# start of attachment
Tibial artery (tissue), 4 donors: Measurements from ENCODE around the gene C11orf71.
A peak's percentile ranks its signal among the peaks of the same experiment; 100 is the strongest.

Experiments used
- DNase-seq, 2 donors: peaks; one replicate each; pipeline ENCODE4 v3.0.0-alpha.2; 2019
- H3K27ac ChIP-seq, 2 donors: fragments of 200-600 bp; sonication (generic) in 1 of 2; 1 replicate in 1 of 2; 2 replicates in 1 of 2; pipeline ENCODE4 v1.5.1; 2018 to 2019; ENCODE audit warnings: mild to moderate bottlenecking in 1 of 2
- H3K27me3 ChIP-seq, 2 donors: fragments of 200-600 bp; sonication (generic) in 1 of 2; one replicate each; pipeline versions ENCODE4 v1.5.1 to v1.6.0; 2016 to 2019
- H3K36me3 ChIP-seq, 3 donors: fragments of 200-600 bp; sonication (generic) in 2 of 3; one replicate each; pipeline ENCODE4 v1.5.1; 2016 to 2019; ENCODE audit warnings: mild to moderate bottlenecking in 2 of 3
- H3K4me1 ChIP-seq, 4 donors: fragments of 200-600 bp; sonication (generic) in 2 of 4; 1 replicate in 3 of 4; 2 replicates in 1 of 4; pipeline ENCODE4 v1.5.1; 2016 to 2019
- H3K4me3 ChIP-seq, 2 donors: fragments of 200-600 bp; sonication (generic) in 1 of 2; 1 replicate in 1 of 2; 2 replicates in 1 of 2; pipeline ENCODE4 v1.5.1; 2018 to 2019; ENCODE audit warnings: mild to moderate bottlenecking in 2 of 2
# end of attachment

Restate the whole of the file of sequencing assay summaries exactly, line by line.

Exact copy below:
Tibial artery (tissue), 4 donors: Measurements from ENCODE around the gene C11orf71.
A peak's percentile ranks its signal among the peaks of the same experiment; 100 is the strongest.

Experiments used
- DNase-seq, 2 donors: peaks; one replicate each; pipeline ENCODE4 v3.0.0-alpha.2; 2019
- H3K27ac ChIP-seq, 2 donors: fragments of 200-600 bp; sonication (generic) in 1 of 2; 1 replicate in 1 of 2; 2 replicates in 1 of 2; pipeline ENCODE4 v1.5.1; 2018 to 2019; ENCODE audit warnings: mild to moderate bottlenecking in 1 of 2
- H3K27me3 ChIP-seq, 2 donors: fragments of 200-600 bp; sonication (generic) in 1 of 2; one replicate each; pipeline versions ENCODE4 v1.5.1 to v1.6.0; 2016 to 2019
- H3K36me3 ChIP-seq, 3 donors: fragments of 200-600 bp; sonication (generic) in 2 of 3; one replicate each; pipeline ENCODE4 v1.5.1; 2016 to 2019; ENCODE audit warnings: mild to moderate bottlenecking in 2 of 3
- H3K4me1 ChIP-seq, 4 donors: fragments of 200-600 bp; sonication (generic) in 2 of 4; 1 replicate in 3 of 4; 2 replicates in 1 of 4; pipeline ENCODE4 v1.5.1; 2016 to 2019
- H3K4me3 ChIP-seq, 2 donors: fragments of 200-600 bp; sonication (generic) in 1 of 2; 1 replicate in 1 of 2; 2 replicates in 1 of 2; pipeline ENCODE4 v1.5.1; 2018 to 2019; ENCODE audit warnings: mild to moderate bottlenecking in 2 of 2